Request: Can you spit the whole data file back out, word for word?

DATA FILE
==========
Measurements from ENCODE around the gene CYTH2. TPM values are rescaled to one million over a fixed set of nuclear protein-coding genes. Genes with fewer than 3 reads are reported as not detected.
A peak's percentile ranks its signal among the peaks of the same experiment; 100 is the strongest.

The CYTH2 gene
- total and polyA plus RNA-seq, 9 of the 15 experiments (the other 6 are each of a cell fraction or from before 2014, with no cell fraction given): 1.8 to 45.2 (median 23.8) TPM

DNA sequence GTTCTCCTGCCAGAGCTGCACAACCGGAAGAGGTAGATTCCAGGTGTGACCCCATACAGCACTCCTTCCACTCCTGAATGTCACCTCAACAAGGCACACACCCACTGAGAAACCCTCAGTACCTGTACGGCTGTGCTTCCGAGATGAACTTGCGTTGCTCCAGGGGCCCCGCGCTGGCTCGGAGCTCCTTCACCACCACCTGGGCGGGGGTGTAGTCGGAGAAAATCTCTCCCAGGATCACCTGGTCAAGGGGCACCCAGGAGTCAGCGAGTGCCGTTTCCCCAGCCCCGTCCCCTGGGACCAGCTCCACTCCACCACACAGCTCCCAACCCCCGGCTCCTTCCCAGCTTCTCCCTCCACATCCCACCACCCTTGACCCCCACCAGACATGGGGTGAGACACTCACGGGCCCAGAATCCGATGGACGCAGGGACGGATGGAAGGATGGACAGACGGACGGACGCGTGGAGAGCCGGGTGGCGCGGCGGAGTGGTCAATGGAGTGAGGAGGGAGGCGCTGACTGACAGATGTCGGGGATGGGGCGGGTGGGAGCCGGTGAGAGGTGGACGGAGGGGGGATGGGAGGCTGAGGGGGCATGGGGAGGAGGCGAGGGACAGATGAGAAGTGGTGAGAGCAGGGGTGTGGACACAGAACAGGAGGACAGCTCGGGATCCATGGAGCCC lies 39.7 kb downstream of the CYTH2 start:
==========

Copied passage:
Measurements from ENCODE around the gene CYTH2. TPM values are rescaled to one million over a fixed set of nuclear protein-coding genes. Genes with fewer than 3 reads are reported as not detected.
A peak's percentile ranks its signal among the peaks of the same experiment; 100 is the strongest.

The CYTH2 gene
- total and polyA plus RNA-seq, 9 of the 15 experiments (the other 6 are each of a cell fraction or from before 2014, with no cell fraction given): 1.8 to 45.2 (median 23.8) TPM

DNA sequence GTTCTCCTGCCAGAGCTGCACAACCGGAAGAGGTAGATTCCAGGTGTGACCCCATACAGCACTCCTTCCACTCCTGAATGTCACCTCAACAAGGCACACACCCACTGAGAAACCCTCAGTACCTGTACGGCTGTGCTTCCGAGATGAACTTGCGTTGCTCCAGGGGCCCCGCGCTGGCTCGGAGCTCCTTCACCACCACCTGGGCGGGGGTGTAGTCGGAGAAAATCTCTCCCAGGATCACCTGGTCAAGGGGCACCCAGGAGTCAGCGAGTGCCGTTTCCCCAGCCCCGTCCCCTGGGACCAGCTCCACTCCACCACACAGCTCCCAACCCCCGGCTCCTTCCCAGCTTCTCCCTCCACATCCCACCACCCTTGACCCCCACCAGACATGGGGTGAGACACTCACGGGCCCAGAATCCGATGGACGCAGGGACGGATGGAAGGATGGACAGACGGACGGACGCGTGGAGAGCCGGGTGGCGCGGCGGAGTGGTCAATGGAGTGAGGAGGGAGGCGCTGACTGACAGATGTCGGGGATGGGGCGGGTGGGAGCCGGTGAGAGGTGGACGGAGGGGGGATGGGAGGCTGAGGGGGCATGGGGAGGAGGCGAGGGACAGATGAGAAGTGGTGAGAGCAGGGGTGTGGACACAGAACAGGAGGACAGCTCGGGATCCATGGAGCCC lies 39.7 kb downstream of the CYTH2 start: